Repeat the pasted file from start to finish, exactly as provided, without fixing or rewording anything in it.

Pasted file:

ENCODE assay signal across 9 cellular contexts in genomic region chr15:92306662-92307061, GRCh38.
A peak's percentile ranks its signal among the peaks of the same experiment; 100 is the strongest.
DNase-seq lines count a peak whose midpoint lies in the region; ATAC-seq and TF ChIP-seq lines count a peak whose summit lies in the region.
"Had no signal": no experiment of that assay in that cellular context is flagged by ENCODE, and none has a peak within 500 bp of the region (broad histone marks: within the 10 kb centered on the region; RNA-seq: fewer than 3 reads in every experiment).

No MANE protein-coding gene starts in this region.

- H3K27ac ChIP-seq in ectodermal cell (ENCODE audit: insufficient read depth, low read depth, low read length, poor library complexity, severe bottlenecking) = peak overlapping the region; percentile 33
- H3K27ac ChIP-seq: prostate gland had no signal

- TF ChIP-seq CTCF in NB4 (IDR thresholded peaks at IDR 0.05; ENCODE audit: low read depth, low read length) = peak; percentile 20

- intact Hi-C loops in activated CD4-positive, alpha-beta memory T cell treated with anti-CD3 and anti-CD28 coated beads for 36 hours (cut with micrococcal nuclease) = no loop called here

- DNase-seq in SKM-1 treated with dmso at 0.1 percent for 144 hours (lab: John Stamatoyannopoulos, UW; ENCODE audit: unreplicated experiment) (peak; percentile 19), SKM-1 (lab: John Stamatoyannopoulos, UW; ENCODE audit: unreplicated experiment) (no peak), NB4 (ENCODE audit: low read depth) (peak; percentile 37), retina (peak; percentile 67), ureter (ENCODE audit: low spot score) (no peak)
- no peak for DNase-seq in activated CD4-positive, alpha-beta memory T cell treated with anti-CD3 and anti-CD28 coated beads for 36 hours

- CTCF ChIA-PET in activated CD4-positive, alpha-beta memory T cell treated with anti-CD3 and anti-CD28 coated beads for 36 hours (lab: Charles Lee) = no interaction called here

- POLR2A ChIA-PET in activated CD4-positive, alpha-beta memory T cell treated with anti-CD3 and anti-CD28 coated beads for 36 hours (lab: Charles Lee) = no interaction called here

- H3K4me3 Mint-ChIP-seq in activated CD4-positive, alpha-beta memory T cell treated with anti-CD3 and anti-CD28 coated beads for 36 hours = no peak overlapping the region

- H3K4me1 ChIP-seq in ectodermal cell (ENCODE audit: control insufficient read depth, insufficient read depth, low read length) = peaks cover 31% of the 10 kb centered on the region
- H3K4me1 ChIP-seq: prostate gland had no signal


ENCODE assay signal across 9 cellular contexts in genomic region chr15:92306662-92307061, GRCh38.
A peak's percentile ranks its signal among the peaks of the same experiment; 100 is the strongest.
DNase-seq lines count a peak whose midpoint lies in the region; ATAC-seq and TF ChIP-seq lines count a peak whose summit lies in the region.
"Had no signal": no experiment of that assay in that cellular context is flagged by ENCODE, and none has a peak within 500 bp of the region (broad histone marks: within the 10 kb centered on the region; RNA-seq: fewer than 3 reads in every experiment).

No MANE protein-coding gene starts in this region.

- H3K27ac ChIP-seq in ectodermal cell (ENCODE audit: insufficient read depth, low read depth, low read length, poor library complexity, severe bottlenecking) = peak overlapping the region; percentile 33
- H3K27ac ChIP-seq: prostate gland had no signal

- TF ChIP-seq CTCF in NB4 (IDR thresholded peaks at IDR 0.05; ENCODE audit: low read depth, low read length) = peak; percentile 20

- intact Hi-C loops in activated CD4-positive, alpha-beta memory T cell treated with anti-CD3 and anti-CD28 coated beads for 36 hours (cut with micrococcal nuclease) = no loop called here

- DNase-seq in SKM-1 treated with dmso at 0.1 percent for 144 hours (lab: John Stamatoyannopoulos, UW; ENCODE audit: unreplicated experiment) (peak; percentile 19), SKM-1 (lab: John Stamatoyannopoulos, UW; ENCODE audit: unreplicated experiment) (no peak), NB4 (ENCODE audit: low read depth) (peak; percentile 37), retina (peak; percentile 67), ureter (ENCODE audit: low spot score) (no peak)
- no peak for DNase-seq in activated CD4-positive, alpha-beta memory T cell treated with anti-CD3 and anti-CD28 coated beads for 36 hours

- CTCF ChIA-PET in activated CD4-positive, alpha-beta memory T cell treated with anti-CD3 and anti-CD28 coated beads for 36 hours (lab: Charles Lee) = no interaction called here

- POLR2A ChIA-PET in activated CD4-positive, alpha-beta memory T cell treated with anti-CD3 and anti-CD28 coated beads for 36 hours (lab: Charles Lee) = no interaction called here

- H3K4me3 Mint-ChIP-seq in activated CD4-positive, alpha-beta memory T cell treated with anti-CD3 and anti-CD28 coated beads for 36 hours = no peak overlapping the region

- H3K4me1 ChIP-seq in ectodermal cell (ENCODE audit: control insufficient read depth, insufficient read depth, low read length) = peaks cover 31% of the 10 kb centered on the region
- H3K4me1 ChIP-seq: prostate gland had no signal